Everyone has their own opinion about what’s the best value purchase, and I personally tend to go for larger containers of maple syrup in plain packaging. You’ll pay a lot less per ounce for a big container in a plain plastic bottle than you will for a small amount in a decorative glass maple leaf bottle. Another excellent purchase is maple sugar. It makes for a good travel-friendly gift. You don’t have to worry about luggage leaks, and it can be used for baking, making sauces and glazes (even savory ones), and adding extra zip to coffee and cocktails. Personally, I’m not a huge fan of maple-flavored teas or coffee, as the underlying coffee beans and tea leaves never seem all that exceptional to me. I’d rather have a classic tea or coffee and then add in my own maple sugar, but that’s just my own preference.
What’s Next For This Classic Canadian Tradition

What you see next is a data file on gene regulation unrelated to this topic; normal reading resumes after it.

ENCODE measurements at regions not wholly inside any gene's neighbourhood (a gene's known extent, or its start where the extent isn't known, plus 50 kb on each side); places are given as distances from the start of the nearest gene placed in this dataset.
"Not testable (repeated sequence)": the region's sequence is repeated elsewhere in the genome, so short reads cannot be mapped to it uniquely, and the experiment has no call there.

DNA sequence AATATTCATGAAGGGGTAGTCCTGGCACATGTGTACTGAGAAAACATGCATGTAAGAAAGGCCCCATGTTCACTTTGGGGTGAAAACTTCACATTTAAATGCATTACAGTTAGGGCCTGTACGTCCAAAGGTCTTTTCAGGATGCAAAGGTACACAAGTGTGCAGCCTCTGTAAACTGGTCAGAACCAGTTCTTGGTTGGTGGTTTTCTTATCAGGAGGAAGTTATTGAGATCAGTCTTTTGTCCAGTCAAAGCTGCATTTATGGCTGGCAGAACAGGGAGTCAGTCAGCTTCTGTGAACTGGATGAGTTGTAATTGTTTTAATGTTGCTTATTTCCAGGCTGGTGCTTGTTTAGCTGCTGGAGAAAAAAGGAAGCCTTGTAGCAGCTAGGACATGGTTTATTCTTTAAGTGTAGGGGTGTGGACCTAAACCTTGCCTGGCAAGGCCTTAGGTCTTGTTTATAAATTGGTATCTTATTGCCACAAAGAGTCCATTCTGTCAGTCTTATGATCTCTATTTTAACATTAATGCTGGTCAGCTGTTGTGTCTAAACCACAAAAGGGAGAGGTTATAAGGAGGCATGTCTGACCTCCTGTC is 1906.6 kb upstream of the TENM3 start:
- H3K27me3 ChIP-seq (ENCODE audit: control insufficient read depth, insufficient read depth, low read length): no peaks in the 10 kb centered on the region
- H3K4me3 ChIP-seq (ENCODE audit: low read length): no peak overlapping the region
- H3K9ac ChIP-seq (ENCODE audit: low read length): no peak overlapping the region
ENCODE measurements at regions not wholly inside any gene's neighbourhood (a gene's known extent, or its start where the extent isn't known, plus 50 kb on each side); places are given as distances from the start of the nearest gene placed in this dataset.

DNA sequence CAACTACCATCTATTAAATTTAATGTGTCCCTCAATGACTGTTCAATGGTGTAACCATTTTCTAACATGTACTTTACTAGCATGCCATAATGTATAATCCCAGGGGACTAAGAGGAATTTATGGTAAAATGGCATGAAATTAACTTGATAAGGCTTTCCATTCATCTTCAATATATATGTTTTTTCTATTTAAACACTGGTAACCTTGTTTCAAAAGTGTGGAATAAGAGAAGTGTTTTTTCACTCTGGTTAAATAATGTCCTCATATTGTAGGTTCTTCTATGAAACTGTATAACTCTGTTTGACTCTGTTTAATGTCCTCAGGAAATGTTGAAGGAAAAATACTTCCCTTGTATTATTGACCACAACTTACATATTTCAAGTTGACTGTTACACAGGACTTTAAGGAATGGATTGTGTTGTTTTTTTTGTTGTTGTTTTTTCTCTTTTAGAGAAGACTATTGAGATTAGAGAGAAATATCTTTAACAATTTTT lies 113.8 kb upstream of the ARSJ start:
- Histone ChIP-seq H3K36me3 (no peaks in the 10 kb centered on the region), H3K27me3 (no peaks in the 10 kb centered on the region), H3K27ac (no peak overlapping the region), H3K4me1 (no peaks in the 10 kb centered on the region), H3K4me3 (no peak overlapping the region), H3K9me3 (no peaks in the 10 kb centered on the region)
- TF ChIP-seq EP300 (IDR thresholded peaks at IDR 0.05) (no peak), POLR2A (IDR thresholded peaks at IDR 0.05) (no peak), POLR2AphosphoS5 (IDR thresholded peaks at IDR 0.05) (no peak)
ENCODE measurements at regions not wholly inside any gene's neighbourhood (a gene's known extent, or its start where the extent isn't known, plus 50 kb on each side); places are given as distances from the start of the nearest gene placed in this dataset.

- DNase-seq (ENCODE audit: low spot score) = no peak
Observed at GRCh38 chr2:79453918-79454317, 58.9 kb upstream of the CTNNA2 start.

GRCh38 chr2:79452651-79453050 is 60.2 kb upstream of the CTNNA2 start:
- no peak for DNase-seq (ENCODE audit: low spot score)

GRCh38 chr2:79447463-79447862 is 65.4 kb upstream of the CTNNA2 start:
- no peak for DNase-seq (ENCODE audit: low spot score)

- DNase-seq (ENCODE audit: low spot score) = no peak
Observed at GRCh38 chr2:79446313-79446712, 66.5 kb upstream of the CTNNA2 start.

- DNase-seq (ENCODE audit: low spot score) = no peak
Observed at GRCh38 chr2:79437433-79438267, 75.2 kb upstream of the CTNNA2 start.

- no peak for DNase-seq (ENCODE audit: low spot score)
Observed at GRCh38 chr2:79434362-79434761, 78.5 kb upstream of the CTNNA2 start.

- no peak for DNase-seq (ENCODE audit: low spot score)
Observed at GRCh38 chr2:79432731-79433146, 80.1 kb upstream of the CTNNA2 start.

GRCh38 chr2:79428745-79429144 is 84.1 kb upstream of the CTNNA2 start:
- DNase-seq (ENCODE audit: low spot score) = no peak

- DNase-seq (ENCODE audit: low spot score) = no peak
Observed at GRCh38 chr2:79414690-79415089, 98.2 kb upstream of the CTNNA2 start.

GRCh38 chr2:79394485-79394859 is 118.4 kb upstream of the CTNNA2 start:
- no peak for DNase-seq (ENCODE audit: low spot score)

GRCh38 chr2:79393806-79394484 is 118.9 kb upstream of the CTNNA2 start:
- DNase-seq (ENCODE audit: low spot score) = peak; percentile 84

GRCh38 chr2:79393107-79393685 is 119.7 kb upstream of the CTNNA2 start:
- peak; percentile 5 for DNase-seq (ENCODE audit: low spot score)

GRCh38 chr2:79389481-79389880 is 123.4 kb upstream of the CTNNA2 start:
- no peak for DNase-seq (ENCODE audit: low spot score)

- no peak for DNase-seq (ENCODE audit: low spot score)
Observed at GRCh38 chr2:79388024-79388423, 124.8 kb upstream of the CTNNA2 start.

I recently spoke with the team at Fulton’s Sugar Bush and Maple Shop, which is located just outside Ottawa. Not long ago, they made the difficult decision to close their long-established Pancake House Restaurant and convert the space into a larger retail store that includes many of the items you’d need to have the classic sugarbush breakfast at home (like frozen maple baked beans). You can still enjoy lots of yummy things on site, just not in the classic restaurant format. They told me, “We have some picnic tables on the property, and invite you to add your own lunch/snacks as well.” I suspect that their story is one that many sugarbushes will soon share. Operating a restaurant is a challenging business at the best of times, and the pressures of the pandemic have led many established sugarbushes to turn to new models.
However, in some cases, the pandemic has also allowed some sugarbushes to increase their customer base. In Quebec, some sugarbushes actually credit pandemic restrictions with saving their business as it forced a new service model in the form of takeout, a version of classic Quebec “cabane a sucre” in a box. Customers can enjoy the traditional, maple-laden foods they adore beyond just the maple sugar season (and they could do so without having to bundle up their entire family for the journey).